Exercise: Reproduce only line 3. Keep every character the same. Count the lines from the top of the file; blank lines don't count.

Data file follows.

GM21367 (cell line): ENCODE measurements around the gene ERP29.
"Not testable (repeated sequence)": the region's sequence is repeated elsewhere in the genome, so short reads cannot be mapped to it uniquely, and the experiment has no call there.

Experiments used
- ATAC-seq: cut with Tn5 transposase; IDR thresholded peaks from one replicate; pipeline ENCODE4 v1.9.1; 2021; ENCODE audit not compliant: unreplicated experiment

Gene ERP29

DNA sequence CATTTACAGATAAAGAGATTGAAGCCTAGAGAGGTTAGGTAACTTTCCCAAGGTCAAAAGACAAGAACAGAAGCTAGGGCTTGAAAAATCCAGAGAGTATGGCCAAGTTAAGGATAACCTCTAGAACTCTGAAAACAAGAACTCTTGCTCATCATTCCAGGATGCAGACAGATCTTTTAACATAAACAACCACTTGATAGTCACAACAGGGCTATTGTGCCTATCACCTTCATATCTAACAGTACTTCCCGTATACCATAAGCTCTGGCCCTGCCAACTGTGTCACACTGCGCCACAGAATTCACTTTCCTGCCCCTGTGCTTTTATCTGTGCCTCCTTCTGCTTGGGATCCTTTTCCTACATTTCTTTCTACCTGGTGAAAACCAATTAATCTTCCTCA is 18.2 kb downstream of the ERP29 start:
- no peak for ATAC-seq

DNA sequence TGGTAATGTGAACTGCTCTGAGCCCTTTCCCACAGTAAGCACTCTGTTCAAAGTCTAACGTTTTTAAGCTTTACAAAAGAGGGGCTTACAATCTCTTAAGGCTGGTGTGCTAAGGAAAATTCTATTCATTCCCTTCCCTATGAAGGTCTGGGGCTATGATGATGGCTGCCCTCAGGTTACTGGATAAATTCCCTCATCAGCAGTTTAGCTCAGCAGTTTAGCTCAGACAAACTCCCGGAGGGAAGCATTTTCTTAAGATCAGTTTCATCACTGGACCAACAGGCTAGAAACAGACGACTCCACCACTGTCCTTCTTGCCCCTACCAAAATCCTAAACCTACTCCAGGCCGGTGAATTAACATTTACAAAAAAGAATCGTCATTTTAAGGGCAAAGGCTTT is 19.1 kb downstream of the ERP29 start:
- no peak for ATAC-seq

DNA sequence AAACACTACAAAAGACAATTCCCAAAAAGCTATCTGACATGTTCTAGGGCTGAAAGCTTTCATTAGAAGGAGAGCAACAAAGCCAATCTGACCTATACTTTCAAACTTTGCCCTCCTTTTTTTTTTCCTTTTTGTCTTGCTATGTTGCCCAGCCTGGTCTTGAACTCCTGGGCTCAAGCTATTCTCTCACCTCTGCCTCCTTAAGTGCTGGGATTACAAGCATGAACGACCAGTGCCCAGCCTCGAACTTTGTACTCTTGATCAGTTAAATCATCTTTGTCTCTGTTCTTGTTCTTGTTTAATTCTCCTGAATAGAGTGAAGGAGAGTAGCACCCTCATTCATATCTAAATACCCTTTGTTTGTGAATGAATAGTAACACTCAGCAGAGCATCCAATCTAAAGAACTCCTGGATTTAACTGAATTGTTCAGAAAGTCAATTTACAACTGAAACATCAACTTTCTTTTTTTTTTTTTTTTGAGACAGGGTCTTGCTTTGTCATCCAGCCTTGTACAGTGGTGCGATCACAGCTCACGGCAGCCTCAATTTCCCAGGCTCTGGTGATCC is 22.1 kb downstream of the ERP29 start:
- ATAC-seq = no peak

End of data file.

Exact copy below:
Experiments used